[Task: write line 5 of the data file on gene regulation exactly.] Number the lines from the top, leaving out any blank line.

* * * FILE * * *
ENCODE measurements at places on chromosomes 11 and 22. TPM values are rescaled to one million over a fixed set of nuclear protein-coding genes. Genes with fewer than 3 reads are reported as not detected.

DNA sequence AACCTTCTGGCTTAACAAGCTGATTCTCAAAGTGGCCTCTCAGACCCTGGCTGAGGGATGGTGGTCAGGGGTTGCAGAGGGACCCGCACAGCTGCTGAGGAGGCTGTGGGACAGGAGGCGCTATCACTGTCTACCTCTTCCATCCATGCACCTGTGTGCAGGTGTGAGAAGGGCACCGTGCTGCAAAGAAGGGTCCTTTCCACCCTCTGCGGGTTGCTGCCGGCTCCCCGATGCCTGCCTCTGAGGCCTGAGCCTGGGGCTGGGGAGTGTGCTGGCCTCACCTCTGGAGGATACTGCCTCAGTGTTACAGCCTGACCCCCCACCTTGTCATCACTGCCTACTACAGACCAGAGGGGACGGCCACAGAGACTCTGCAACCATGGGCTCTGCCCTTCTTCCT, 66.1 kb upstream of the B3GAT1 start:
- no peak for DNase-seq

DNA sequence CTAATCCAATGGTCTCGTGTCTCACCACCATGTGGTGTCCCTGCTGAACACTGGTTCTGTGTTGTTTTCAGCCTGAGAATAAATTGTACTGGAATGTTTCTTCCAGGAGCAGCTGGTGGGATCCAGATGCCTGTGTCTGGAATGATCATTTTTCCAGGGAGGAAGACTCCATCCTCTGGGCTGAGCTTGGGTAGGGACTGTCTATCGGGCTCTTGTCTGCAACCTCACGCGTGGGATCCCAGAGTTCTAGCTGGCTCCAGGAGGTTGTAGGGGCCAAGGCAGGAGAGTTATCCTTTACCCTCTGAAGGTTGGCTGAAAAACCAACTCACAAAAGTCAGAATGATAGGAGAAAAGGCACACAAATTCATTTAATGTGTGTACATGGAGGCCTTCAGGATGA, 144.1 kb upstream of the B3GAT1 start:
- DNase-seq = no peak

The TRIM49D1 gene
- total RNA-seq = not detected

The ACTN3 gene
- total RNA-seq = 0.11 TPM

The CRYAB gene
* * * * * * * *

- DNase-seq = no peak